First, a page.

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Loss for words
April 30, 2012 5:50 AM   Subscribe

How do I fix a soured relationship?

I'm still trying to figure this one out in my head. It's a new relationship, mind you, only a month old, but I'm really into this person, and about half the time, it seems like she's equally into me. I take her to meet my friends, and there's a bit of what I perceive as casual flirting between her and a friend - she may just be flirty, it doesn't matter. Anyway, I try to tell myself to just act normal, but I begin to move in the opposite direction, toward passive aggressiveness and resentment, and it's fairly obvious. At the end of the night, she asks me if I had an alright time, and not being able to hide anything, I say no... Anyway, flash forward. It's the weekend; she's busy all weekend. Fine. I accidentally bump into her out with a guy who she had been talking quite a bit about the week prior. Context: she interviews so it's not out of the norm for her to be out at a bar with some guy. But, since it's this guy, my mind goes where it shouldn't. I sort of stutter a hello and walk out of the bar and head home. Flash forward. I've been stewing, I don't know anything, I haven't asked her anything directly. I send her an email asking if our relationship is over (I say, "I hope I'm totally misperceiving things"). So I just shot the moon when it was completely uncalled for. She calls me and we meet over drinks to talk about it, me admitting I was wrong, her not giving an inch. I'm used to a kind of constant shifting of the ground in an argument, but with her, it didn't seem to do so at all. When she finishes her drink, I ask her if there's anything she wants from me. Her parting words are, in an angry tone: "No, I think you've explained yourself pretty well." I feel like I ruined something good. How the hell can I start picking up the pieces? I feel like I want to send flowers, but I also worry that that might be too forward in this circumstance, given that she's expressed uncertainty about ever wanting to see me again. An addendum: it's not that I don't date and this girl is the first person I've been with in a long time, rendering me a bumbling idiot. I date. A lot. The problem is, she gets under my skin - in good and bad ways - far more than anyone I've dated.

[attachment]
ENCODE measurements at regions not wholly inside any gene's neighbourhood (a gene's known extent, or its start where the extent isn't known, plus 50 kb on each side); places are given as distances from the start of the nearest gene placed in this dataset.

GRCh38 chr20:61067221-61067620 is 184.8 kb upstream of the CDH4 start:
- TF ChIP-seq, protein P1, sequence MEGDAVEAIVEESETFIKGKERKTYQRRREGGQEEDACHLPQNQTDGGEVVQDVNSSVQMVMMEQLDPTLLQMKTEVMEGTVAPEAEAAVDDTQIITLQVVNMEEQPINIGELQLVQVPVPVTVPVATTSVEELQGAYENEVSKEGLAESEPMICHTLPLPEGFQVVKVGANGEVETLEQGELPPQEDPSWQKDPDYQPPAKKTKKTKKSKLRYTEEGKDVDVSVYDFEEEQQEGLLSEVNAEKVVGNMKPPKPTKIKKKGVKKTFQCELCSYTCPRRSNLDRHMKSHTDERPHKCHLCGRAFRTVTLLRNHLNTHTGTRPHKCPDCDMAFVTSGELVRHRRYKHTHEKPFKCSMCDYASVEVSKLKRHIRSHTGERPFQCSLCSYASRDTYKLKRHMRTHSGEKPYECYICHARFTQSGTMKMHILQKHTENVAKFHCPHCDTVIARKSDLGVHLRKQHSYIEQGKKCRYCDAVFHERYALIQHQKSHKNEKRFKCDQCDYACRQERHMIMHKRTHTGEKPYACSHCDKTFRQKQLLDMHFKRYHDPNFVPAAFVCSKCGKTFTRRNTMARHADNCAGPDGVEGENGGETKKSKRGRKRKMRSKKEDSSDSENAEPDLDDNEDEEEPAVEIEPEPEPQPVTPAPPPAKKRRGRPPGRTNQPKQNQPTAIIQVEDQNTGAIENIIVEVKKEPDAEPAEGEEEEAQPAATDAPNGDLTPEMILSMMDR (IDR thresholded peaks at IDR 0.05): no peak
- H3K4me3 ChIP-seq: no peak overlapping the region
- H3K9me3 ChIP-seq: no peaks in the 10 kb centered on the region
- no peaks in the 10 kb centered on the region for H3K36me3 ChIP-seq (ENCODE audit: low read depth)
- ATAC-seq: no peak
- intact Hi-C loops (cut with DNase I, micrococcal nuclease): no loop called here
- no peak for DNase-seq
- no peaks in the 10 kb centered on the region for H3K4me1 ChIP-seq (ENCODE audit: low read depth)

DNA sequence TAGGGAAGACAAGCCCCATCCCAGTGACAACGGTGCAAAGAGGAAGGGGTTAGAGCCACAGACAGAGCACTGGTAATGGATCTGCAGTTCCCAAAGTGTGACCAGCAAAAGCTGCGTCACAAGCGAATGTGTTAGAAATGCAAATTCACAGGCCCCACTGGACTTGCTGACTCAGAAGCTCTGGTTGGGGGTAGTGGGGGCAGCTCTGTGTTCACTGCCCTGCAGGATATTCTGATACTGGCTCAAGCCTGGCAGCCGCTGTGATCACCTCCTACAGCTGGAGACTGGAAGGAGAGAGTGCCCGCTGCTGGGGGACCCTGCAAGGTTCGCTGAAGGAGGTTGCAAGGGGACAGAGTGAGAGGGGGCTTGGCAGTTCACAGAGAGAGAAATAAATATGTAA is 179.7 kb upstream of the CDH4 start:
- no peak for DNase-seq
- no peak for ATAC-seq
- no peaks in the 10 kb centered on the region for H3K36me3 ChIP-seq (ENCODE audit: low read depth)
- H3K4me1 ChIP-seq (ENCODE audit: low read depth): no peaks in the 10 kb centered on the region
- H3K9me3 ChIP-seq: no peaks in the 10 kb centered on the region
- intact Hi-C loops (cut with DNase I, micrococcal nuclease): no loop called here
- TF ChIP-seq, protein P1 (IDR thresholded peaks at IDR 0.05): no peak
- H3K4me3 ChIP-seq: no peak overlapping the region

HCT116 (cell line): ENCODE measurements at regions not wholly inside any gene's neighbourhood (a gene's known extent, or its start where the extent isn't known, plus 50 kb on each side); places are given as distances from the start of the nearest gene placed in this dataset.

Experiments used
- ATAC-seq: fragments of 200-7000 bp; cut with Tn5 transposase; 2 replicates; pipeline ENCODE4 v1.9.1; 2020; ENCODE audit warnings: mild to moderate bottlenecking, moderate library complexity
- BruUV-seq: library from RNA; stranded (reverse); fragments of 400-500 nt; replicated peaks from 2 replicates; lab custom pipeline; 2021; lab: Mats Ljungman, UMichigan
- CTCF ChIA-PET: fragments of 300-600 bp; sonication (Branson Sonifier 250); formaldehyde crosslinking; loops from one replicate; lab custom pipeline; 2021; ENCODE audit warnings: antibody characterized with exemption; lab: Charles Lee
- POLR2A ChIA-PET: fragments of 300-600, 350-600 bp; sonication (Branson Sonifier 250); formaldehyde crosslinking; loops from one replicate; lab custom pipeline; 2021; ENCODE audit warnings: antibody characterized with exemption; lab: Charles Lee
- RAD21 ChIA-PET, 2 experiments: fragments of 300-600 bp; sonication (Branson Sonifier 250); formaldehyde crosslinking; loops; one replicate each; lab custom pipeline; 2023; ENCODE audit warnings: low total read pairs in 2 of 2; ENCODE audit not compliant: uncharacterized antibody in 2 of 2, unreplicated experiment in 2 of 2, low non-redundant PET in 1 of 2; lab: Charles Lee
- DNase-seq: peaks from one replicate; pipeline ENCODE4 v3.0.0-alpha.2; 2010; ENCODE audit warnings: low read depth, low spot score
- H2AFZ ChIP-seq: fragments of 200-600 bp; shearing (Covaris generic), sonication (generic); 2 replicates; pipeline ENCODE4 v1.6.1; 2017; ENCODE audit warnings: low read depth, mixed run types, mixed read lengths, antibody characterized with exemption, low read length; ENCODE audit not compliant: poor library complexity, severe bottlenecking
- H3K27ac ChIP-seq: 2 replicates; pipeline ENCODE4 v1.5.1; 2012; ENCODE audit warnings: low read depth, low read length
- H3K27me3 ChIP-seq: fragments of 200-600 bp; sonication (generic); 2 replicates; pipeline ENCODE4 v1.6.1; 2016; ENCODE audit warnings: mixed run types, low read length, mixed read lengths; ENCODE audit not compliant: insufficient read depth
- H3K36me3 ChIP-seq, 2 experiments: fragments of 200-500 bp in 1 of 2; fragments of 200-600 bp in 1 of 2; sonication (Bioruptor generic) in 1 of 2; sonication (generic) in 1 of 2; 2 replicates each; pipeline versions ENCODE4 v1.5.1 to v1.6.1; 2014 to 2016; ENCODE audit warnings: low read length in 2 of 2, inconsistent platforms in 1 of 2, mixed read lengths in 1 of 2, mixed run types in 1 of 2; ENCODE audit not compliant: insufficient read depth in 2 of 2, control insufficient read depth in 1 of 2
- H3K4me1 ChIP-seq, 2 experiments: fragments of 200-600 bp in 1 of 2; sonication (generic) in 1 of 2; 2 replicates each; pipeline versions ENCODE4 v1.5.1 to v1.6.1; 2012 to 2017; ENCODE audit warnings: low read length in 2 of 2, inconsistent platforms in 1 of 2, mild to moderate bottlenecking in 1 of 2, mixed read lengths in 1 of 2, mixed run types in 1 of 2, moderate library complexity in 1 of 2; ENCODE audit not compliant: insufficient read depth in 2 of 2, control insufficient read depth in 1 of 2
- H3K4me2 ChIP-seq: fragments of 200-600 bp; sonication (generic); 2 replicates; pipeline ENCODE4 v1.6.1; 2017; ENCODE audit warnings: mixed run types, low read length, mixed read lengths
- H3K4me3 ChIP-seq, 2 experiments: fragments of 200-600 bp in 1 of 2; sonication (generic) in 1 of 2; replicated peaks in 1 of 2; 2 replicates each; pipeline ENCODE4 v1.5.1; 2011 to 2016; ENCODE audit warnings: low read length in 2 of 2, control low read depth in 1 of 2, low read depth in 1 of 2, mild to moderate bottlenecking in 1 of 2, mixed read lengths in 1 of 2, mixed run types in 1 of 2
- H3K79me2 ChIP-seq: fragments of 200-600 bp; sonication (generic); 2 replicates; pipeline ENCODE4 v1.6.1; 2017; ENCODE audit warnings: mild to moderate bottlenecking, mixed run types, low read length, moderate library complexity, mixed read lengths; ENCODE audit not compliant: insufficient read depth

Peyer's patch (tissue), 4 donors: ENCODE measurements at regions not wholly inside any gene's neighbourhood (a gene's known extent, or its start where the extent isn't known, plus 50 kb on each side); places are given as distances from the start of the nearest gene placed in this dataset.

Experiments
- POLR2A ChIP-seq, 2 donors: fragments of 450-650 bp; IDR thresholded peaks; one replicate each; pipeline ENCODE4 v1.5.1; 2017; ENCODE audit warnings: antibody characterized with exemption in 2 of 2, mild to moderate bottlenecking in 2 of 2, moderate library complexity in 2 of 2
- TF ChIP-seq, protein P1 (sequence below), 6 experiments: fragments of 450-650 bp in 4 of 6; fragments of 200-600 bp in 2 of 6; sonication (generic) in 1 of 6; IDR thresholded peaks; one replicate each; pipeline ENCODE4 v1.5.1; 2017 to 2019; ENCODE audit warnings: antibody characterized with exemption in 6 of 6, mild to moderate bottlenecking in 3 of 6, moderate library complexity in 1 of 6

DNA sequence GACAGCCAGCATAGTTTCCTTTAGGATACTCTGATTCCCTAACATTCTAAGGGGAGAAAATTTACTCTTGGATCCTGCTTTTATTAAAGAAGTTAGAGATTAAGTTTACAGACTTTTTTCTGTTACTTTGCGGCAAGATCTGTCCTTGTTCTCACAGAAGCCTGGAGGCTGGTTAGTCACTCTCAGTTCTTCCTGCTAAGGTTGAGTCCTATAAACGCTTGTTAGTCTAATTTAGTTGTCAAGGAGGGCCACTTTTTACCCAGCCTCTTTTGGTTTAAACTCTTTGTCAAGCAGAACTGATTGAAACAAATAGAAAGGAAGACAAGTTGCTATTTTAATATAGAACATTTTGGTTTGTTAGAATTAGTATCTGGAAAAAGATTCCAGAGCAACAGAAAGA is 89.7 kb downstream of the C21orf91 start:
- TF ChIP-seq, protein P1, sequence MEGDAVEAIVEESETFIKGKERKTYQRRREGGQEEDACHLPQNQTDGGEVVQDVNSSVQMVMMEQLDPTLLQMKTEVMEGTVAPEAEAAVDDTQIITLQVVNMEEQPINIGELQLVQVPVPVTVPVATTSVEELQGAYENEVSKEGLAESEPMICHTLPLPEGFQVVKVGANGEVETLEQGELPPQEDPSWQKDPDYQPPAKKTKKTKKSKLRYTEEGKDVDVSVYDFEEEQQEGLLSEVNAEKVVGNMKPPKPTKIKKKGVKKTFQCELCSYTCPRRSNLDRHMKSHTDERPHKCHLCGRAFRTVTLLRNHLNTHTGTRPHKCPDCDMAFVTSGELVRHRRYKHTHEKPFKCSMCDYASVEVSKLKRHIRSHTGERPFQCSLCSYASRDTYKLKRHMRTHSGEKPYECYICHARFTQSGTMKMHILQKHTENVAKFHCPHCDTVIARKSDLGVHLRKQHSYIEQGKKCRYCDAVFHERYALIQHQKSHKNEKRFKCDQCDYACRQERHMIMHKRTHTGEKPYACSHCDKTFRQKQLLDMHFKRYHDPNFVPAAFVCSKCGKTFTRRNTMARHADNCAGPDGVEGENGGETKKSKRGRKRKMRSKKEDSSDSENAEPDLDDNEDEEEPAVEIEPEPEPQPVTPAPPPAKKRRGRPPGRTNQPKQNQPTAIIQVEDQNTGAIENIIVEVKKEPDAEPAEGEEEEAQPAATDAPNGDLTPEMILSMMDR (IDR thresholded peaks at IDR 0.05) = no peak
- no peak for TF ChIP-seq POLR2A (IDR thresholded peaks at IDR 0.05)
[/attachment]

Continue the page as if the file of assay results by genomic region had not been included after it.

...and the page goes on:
posted by anonymous to Human Relations (27 answers total) 1 user marked this as a favorite
 
I feel like I want to send flowers, but I also worry that that might be too forward in this circumstance, given that she's expressed uncertainty about ever wanting to see me again.

You dated for a month. You got really intense and possessive on her during that time. She's expressed that she doesn't want to see you, so there really aren't any pieces to pick up. You're done. Take the lessons learned here and move on.
posted by Rodrigo Lamaitre at 5:59 AM on April 30, 2012 [30 favorites]


She doesn't seem to be interested in alleviating your jealousy, and I'm not sure what you expected her to "give" or say that she was wrong about. Apologizing when your boyfriend is jealous about a perfectly normal situation is just asking for him to be jealous in the future. She doesn't want that. She doesn't think she did anything wrong by talking to these two men and she probably thinks you are too controlling and out of line by expecting any kind of apology or reassurance from her.

Summary: let her make the next move, if any. Or move on.
posted by the young rope-rider at 5:59 AM on April 30, 2012 [2 favorites]


You need to give her some space. She may decide, after stewing over the situation a bit, that you get another chance. Probably she won't. I don't think sending flowers or otherwise pursuing her is going to help with this situation. You've given the impression that you are jealous and controlling. If you start to pursue her now, you may feed into concerns she has about your behavior.

As for her not giving an inch, she was in the right. She knew it, you knew it, and she is a strong person who wasn't going to pretend she'd done something wrong just to patch things up with you.
posted by Area Man at 6:06 AM on April 30, 2012 [10 favorites]


I think you have to move on.
posted by mleigh at 6:15 AM on April 30, 2012